Monsters & Myths. Surrealism and War in the 1930s and 1940s
Nearly 90 Surrealist masterworks of the 1930s and 1940s by artists such as Salvador Dalí, Pablo Picasso, Max Ernst, and André Masson are presented through a timely lens –that of war, violence, and exile.
Featuring works by Salvador Dalí, Luis Buñuel, Max Ernst, René Magritte, Joan Miró, Pablo Picasso, Dorothea Tanning and more, this exhibition explores the Surrealists’ portrayals of monsters, fragmented bodies, and other depictions of the grotesque as metaphors for the destabilizing consequences of war and psychological fears.
Through 79 objects, including paintings, drawings, prints, photographs, and periodicals drawn primarily from the collections of The Baltimore Museum of Art and the Wadsworth Atheneum Museum of Art, Monsters & Myths highlights the brilliance and fertility of this period, which arose in response to Hitler’s rise to power, the Spanish Civil War, and World War II –events that profoundly challenged the revolutionary hopes that had guided most Surrealist artists in the 1920s.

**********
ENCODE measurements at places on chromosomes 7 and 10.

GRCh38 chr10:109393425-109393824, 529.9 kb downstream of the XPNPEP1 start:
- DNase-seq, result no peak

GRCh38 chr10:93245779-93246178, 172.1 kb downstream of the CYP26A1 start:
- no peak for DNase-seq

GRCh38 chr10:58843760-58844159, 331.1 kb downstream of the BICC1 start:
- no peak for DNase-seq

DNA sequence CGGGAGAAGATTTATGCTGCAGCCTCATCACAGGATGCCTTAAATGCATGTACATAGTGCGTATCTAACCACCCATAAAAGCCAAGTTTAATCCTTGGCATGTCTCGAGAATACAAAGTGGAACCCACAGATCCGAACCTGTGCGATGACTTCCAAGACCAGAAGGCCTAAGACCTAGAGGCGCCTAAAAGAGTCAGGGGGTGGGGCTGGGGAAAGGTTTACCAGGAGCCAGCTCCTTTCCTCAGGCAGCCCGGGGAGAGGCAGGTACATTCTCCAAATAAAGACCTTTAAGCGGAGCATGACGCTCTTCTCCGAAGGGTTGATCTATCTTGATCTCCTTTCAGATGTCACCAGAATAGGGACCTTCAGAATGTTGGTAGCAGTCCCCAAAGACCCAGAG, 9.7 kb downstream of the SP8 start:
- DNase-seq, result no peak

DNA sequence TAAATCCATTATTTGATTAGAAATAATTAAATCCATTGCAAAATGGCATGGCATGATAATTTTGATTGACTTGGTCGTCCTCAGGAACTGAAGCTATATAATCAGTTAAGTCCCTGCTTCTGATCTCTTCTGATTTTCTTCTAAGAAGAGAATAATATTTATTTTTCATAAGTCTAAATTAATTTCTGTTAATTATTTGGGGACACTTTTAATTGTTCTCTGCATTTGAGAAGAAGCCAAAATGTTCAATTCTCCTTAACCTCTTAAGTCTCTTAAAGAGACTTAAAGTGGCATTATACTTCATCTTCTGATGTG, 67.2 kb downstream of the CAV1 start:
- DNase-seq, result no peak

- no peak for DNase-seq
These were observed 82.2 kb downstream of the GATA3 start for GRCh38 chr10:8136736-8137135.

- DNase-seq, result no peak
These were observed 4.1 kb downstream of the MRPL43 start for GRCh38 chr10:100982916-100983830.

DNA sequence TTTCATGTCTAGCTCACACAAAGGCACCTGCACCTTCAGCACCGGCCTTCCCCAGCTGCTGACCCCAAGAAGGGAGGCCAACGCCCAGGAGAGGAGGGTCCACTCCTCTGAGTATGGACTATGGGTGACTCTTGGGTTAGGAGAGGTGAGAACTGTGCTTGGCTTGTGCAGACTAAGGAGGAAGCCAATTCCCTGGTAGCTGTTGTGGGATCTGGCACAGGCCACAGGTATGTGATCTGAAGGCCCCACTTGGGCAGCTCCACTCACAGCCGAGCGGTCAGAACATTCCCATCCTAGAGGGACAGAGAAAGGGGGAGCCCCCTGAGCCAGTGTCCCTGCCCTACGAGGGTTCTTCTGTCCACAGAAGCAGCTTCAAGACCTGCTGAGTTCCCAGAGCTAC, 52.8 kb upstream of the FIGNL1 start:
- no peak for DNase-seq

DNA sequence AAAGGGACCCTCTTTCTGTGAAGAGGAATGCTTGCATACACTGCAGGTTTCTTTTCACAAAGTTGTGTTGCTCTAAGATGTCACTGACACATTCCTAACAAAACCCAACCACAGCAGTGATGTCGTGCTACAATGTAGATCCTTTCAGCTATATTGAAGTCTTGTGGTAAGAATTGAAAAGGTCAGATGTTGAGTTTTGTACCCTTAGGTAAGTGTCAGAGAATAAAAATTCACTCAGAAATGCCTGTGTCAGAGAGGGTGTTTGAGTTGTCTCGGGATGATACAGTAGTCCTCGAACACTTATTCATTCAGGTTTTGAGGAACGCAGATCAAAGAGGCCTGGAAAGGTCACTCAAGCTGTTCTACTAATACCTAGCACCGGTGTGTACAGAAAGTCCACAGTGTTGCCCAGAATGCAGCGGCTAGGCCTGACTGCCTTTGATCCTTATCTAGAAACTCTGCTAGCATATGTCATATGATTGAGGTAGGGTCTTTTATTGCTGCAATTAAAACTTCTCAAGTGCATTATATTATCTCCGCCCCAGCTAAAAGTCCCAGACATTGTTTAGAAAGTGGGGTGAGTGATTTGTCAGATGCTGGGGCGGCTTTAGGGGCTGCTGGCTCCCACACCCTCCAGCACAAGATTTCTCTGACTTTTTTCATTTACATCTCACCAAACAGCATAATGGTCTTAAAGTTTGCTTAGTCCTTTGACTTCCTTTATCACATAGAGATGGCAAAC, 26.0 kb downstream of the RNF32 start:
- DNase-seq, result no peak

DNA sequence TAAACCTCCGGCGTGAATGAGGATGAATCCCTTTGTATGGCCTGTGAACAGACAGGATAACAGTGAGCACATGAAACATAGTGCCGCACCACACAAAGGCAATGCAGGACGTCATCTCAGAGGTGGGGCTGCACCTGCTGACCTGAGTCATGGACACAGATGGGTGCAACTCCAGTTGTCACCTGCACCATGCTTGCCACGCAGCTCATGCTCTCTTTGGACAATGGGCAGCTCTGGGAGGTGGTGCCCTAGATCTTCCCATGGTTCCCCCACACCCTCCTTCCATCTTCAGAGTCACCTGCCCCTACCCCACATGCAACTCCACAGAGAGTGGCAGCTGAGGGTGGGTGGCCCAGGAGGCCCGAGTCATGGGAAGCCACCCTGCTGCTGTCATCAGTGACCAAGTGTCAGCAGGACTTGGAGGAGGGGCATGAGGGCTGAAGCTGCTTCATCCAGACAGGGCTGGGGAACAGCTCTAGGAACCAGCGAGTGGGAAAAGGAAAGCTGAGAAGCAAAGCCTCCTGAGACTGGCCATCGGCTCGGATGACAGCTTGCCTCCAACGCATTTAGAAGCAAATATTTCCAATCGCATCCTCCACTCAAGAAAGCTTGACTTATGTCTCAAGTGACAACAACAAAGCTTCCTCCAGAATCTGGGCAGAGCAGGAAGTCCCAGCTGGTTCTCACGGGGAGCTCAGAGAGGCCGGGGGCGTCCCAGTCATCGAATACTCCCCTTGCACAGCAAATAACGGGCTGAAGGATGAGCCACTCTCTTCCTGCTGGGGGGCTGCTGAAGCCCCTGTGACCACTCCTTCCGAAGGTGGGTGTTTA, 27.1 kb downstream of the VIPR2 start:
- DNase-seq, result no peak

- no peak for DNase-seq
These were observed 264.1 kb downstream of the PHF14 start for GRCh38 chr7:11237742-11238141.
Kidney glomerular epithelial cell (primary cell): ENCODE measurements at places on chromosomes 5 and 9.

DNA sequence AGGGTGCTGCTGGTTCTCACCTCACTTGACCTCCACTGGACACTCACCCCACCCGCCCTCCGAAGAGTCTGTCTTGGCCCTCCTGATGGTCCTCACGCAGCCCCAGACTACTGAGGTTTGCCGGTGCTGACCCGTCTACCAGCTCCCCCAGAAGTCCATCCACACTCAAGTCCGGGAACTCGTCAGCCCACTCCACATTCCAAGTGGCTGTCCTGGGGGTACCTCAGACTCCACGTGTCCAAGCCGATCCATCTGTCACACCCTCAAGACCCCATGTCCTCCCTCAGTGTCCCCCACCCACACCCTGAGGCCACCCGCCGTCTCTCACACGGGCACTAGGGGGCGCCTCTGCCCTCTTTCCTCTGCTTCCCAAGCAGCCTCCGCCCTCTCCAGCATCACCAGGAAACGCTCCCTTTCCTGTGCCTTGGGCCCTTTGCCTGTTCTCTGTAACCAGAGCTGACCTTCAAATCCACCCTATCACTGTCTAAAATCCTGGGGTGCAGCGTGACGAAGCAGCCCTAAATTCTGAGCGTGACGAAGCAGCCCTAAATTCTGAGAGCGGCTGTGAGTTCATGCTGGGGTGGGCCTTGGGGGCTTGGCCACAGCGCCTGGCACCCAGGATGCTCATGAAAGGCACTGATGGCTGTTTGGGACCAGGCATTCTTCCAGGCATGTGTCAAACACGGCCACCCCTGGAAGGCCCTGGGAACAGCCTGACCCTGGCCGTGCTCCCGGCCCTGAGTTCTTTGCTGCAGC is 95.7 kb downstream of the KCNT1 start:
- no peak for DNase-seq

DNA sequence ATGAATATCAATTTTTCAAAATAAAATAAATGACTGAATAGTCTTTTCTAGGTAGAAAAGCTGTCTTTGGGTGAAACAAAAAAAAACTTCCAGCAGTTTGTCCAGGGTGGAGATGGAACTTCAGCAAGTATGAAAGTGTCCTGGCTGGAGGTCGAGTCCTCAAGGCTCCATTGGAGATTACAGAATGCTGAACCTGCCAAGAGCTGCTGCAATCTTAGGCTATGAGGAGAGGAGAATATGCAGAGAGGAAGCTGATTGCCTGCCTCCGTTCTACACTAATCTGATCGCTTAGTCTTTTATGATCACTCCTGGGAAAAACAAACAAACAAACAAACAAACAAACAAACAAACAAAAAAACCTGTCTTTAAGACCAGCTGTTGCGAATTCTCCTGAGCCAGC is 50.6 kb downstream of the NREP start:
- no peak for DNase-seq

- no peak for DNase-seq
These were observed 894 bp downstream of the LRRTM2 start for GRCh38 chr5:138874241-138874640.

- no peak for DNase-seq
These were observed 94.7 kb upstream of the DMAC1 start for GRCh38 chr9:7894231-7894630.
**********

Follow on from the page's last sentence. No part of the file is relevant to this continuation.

The powerfully disturbing images produced during this period were an effort to engage with psychological forces that propelled history, and the exhibition may inspire comparisons between the turmoil of the 1930s and 1940s and the political instability of today.